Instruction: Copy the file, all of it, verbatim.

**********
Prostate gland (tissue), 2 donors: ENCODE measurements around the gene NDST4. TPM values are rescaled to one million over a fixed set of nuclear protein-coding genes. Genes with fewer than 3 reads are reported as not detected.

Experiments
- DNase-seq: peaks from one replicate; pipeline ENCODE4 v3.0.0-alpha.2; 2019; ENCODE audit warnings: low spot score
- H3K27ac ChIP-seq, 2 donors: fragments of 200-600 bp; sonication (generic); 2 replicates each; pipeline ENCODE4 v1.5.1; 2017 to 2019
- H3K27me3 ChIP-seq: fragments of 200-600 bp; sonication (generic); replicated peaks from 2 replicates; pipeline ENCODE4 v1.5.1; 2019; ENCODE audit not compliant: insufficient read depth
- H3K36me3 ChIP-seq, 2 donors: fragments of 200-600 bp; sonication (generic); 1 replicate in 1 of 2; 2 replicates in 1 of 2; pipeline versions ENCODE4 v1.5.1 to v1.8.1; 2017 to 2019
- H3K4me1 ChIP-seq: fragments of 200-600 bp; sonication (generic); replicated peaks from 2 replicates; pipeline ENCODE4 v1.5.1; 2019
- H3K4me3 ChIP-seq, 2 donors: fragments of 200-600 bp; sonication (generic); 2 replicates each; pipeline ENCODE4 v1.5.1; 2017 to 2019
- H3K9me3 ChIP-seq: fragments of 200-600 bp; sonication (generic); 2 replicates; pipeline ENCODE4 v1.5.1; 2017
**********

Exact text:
Prostate gland (tissue), 2 donors: ENCODE measurements around the gene NDST4. TPM values are rescaled to one million over a fixed set of nuclear protein-coding genes. Genes with fewer than 3 reads are reported as not detected.

Experiments
- DNase-seq: peaks from one replicate; pipeline ENCODE4 v3.0.0-alpha.2; 2019; ENCODE audit warnings: low spot score
- H3K27ac ChIP-seq, 2 donors: fragments of 200-600 bp; sonication (generic); 2 replicates each; pipeline ENCODE4 v1.5.1; 2017 to 2019
- H3K27me3 ChIP-seq: fragments of 200-600 bp; sonication (generic); replicated peaks from 2 replicates; pipeline ENCODE4 v1.5.1; 2019; ENCODE audit not compliant: insufficient read depth
- H3K36me3 ChIP-seq, 2 donors: fragments of 200-600 bp; sonication (generic); 1 replicate in 1 of 2; 2 replicates in 1 of 2; pipeline versions ENCODE4 v1.5.1 to v1.8.1; 2017 to 2019
- H3K4me1 ChIP-seq: fragments of 200-600 bp; sonication (generic); replicated peaks from 2 replicates; pipeline ENCODE4 v1.5.1; 2019
- H3K4me3 ChIP-seq, 2 donors: fragments of 200-600 bp; sonication (generic); 2 replicates each; pipeline ENCODE4 v1.5.1; 2017 to 2019
- H3K9me3 ChIP-seq: fragments of 200-600 bp; sonication (generic); 2 replicates; pipeline ENCODE4 v1.5.1; 2017